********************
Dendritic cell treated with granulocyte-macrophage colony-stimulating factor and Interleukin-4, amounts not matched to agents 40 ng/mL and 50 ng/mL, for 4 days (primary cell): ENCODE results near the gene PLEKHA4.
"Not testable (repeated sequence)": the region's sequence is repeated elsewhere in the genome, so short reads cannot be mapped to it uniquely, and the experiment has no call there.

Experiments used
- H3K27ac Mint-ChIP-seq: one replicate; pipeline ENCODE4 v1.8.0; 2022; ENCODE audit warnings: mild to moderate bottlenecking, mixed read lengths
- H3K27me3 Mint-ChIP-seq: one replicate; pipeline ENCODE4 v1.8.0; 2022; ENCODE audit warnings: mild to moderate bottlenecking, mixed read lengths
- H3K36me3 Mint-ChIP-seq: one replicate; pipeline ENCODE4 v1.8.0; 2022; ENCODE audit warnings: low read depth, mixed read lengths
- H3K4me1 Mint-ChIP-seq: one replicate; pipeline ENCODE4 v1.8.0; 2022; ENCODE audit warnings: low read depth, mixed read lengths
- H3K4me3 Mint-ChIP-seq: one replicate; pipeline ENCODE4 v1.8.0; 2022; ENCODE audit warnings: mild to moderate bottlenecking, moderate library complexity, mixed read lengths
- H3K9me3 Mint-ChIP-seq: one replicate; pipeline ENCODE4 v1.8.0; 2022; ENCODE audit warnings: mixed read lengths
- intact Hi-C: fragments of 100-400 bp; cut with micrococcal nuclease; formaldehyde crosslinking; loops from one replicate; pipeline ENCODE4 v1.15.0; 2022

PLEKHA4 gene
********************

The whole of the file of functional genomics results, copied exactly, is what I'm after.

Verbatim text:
Dendritic cell treated with granulocyte-macrophage colony-stimulating factor and Interleukin-4, amounts not matched to agents 40 ng/mL and 50 ng/mL, for 4 days (primary cell): ENCODE results near the gene PLEKHA4.
"Not testable (repeated sequence)": the region's sequence is repeated elsewhere in the genome, so short reads cannot be mapped to it uniquely, and the experiment has no call there.

Experiments used
- H3K27ac Mint-ChIP-seq: one replicate; pipeline ENCODE4 v1.8.0; 2022; ENCODE audit warnings: mild to moderate bottlenecking, mixed read lengths
- H3K27me3 Mint-ChIP-seq: one replicate; pipeline ENCODE4 v1.8.0; 2022; ENCODE audit warnings: mild to moderate bottlenecking, mixed read lengths
- H3K36me3 Mint-ChIP-seq: one replicate; pipeline ENCODE4 v1.8.0; 2022; ENCODE audit warnings: low read depth, mixed read lengths
- H3K4me1 Mint-ChIP-seq: one replicate; pipeline ENCODE4 v1.8.0; 2022; ENCODE audit warnings: low read depth, mixed read lengths
- H3K4me3 Mint-ChIP-seq: one replicate; pipeline ENCODE4 v1.8.0; 2022; ENCODE audit warnings: mild to moderate bottlenecking, moderate library complexity, mixed read lengths
- H3K9me3 Mint-ChIP-seq: one replicate; pipeline ENCODE4 v1.8.0; 2022; ENCODE audit warnings: mixed read lengths
- intact Hi-C: fragments of 100-400 bp; cut with micrococcal nuclease; formaldehyde crosslinking; loops from one replicate; pipeline ENCODE4 v1.15.0; 2022

PLEKHA4 gene